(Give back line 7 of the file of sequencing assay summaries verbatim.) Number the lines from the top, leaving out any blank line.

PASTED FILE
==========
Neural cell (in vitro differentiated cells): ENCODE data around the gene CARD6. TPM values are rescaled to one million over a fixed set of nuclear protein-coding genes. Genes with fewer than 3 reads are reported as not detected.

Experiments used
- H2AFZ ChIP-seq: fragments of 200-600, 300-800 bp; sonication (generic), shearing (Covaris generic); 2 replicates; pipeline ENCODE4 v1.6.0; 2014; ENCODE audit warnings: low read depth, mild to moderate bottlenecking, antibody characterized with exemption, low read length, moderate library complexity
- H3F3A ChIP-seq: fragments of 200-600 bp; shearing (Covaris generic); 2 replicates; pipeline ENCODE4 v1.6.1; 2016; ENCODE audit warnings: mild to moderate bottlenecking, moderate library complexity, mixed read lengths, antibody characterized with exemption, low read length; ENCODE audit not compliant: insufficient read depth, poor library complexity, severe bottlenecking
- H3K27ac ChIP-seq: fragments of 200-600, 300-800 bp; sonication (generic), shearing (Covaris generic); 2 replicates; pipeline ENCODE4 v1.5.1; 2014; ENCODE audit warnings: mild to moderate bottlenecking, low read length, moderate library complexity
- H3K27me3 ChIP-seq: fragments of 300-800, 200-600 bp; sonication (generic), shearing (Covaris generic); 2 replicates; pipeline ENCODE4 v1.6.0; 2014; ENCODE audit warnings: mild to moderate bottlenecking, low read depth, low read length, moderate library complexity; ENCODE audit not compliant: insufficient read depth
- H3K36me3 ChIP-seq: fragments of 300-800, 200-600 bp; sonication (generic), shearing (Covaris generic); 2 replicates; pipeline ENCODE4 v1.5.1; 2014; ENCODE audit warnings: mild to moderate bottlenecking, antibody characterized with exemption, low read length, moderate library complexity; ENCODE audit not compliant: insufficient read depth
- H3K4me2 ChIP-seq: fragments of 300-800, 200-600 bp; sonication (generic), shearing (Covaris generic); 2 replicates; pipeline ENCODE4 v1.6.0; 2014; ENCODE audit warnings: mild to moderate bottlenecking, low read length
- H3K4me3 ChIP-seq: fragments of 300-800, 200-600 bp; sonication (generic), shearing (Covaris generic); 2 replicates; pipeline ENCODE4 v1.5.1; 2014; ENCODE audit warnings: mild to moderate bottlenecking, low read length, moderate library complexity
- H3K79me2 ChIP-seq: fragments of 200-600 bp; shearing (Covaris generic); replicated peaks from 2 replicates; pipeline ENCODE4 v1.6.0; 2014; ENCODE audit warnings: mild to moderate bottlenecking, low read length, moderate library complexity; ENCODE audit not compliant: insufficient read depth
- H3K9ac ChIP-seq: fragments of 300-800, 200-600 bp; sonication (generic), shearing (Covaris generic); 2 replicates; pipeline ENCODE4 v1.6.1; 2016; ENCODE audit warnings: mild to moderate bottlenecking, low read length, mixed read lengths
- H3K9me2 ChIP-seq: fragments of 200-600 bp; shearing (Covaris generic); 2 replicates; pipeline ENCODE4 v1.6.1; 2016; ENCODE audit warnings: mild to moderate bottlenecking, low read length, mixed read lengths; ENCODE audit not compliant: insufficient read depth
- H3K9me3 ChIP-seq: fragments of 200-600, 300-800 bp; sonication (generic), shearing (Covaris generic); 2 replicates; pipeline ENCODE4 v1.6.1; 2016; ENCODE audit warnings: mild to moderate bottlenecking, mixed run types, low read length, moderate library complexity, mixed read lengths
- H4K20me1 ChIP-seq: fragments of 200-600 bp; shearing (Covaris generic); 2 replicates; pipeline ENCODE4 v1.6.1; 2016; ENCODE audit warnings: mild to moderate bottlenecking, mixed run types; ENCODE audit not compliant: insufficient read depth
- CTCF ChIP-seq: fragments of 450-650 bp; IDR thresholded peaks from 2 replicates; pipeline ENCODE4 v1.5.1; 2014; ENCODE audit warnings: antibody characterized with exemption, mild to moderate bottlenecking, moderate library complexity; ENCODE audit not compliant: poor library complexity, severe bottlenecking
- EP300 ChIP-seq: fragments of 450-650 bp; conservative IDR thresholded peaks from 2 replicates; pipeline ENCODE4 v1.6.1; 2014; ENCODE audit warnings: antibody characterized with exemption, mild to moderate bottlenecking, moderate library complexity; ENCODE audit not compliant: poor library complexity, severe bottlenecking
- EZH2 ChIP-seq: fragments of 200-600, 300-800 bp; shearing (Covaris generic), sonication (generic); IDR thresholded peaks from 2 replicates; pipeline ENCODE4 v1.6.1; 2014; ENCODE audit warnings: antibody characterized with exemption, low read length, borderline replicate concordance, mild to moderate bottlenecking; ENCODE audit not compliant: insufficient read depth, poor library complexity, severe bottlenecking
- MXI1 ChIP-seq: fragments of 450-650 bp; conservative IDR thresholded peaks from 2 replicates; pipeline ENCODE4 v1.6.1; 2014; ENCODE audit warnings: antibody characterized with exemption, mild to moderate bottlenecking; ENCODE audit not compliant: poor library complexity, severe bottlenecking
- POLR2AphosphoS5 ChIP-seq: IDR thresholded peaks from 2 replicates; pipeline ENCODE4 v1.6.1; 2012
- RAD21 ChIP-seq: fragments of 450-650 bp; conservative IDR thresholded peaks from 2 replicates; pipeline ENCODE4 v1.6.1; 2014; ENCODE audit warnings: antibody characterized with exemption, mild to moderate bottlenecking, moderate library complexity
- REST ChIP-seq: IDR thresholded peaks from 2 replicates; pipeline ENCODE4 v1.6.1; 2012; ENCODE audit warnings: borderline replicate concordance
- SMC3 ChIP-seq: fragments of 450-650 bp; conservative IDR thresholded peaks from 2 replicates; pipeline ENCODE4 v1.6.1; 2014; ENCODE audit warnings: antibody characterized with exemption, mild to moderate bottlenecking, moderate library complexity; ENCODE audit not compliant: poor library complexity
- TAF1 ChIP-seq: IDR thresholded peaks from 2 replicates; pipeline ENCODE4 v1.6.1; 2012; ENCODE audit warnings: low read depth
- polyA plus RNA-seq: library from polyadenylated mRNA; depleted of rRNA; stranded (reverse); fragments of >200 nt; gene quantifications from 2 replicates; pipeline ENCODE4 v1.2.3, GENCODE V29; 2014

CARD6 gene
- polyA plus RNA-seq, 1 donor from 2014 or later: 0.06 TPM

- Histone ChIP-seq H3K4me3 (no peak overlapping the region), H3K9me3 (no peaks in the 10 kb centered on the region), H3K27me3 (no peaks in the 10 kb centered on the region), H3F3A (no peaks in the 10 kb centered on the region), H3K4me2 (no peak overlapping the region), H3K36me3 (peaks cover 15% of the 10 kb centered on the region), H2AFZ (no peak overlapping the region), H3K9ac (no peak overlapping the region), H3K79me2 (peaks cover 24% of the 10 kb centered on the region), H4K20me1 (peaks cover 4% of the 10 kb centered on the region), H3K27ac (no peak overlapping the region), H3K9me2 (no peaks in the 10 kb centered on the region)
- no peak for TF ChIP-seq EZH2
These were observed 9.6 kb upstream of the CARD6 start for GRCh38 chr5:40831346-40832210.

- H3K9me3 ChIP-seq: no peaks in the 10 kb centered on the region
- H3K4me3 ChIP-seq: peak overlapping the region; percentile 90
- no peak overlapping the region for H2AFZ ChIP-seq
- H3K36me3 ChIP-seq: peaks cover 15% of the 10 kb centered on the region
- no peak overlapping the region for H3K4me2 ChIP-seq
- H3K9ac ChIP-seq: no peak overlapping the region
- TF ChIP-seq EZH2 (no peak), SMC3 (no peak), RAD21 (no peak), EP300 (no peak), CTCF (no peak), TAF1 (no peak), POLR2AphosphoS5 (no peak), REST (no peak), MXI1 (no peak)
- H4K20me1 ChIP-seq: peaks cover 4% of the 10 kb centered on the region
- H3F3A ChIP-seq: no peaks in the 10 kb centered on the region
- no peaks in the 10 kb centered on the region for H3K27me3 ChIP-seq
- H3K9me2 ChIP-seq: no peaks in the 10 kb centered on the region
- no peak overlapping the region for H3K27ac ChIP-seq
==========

- H3K36me3 ChIP-seq: fragments of 300-800, 200-600 bp; sonication (generic), shearing (Covaris generic); 2 replicates; pipeline ENCODE4 v1.5.1; 2014; ENCODE audit warnings: mild to moderate bottlenecking, antibody characterized with exemption, low read length, moderate library complexity; ENCODE audit not compliant: insufficient read depth